Tired of being an armchair activist, Isabel Losada decides to take matters into her own hands. From the streets of London to the temples of Dharamsala, in this adventure, Isabel falls in love with a monk, impersonates a member of the Chinese army, starts an activist organization, breaks the law, puts lives at risk (including her own), and appears on the news around the world. In the end, she meets the Dalai Lama to ask him the crucial question, "Can one person make a difference?"
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About the Author
Isabel Losada has worked as an actress, singer, television producer, and full-time single parent. She is the author of The Battersea Park Road to Enlightenment, which is a bestseller in twelve countries. She really does live on Battersea Park Road, in London.
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A Beginner's Guide to Changing the World
By Isabel Losada
HarperCollins Publishers, Inc.Copyright © 2006 Isabel Losada
All right reserved.
The Beginning of the Beginning
Wenesdays Between Six and Eight
This being the twenty-first century, "the man who moves a mountain starts with one small click." Whatever it is you want to do to change the world, the first step is now to switch on a computer. My computer skills are of a fairly basic kind, but I know that there is a butler somewhere in my machine, called Jeeves, and I can ask him anything I want, from "Is there life after death?" to "What shall I do on Friday evening?" I don't really see Jeeves as a political activist, but he's a mine of information. So I asked him, "What can I do about Tibet?" and he told me that on Wednesdays between 6 p.m. and 8 p.m. there is a demonstration against the Chinese occupation outside the Chinese embassy, just down the road from the BBC in Portland Place, London.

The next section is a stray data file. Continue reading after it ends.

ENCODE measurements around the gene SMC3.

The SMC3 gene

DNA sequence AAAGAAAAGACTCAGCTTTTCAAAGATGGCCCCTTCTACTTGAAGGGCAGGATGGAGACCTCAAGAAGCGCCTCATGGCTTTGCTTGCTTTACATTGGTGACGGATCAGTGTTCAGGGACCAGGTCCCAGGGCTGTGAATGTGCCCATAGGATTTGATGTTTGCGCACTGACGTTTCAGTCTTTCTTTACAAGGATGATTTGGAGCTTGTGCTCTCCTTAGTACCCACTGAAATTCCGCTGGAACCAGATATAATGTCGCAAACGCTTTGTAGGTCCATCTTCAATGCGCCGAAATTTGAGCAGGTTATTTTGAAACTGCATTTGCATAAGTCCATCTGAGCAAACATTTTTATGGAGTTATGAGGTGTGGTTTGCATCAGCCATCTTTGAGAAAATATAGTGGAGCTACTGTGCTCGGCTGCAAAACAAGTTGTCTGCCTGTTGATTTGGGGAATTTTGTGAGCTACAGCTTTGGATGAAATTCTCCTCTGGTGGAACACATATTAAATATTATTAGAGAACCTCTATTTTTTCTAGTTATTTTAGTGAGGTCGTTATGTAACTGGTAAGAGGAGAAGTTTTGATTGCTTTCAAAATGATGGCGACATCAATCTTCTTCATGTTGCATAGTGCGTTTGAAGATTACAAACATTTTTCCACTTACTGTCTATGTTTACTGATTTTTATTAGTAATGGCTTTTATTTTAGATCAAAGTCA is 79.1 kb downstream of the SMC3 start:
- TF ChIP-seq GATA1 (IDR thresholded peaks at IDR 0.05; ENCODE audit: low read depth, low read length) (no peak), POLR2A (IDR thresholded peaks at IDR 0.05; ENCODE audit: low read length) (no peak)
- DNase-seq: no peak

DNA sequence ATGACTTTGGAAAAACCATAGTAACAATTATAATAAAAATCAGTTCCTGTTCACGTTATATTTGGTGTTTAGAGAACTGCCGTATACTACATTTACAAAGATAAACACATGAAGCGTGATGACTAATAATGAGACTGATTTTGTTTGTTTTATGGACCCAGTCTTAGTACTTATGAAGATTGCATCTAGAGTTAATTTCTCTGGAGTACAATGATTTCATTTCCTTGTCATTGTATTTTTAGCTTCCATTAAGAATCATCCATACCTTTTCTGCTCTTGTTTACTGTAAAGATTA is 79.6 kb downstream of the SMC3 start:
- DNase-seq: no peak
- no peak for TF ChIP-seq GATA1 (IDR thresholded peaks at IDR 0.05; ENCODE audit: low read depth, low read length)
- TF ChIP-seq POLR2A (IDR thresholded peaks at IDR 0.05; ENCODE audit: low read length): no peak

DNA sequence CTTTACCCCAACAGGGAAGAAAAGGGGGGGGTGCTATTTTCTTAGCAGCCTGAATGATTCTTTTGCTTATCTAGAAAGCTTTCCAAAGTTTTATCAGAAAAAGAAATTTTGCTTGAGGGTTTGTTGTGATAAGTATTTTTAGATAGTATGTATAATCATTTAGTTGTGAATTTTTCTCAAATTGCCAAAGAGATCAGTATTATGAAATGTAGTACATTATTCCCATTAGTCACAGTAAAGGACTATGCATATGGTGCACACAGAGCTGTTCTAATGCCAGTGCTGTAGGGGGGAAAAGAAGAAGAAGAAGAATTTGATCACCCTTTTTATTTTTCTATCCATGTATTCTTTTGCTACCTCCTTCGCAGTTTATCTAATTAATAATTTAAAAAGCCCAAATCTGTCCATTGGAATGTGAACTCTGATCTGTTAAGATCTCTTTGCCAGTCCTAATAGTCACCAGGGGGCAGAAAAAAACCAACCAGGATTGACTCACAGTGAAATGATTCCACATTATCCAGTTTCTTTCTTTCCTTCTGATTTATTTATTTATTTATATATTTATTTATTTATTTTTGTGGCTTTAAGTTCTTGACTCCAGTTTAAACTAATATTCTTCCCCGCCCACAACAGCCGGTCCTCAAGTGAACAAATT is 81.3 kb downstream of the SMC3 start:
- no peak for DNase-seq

I couldn't remember the last time I'd demonstrated for or against anything. My last book, The Battersea Park Road to Enlightenment, is an exploration of personal happiness. Happiness is a great subject, and being happy ourselves is perhaps the best contribution that we can make to the world. On the other hand, I realized that the critics who had accused me of tummy-button gazing wereright. I know about the world inside me, but I have no experience in trying to change anything not sporting my navel. Reflecting on this, I was filled with shame. As a student I'd joined a march with The Campaign for Nuclear Disarmament (CND) and the antiapartheid movement, and since then I've written two letters for Greenpeace. Perhaps there is a balance, but I'd leaned over so far one way I'd fallen asleep. Standing outside the Chinese embassy for two hours may not be doing much, but it would be more than I'd done for the last ten years.
When the day came, I found myself wondering what you wear to demonstrate. Don't sigh. I don't mean the right Ab Fab fashion. But there is a dilemma. If you wear clothes in which you can sit on the pavement and keep dry if it rains, you soon look scruffy and fit far too easily into a category where the Chinese officials and the police can just see "troublemakers." So I arrived in shorts and a white top on my trusty two-wheeler, to find a very small crowd in anoraks and raincoats. If you can call eight people a crowd.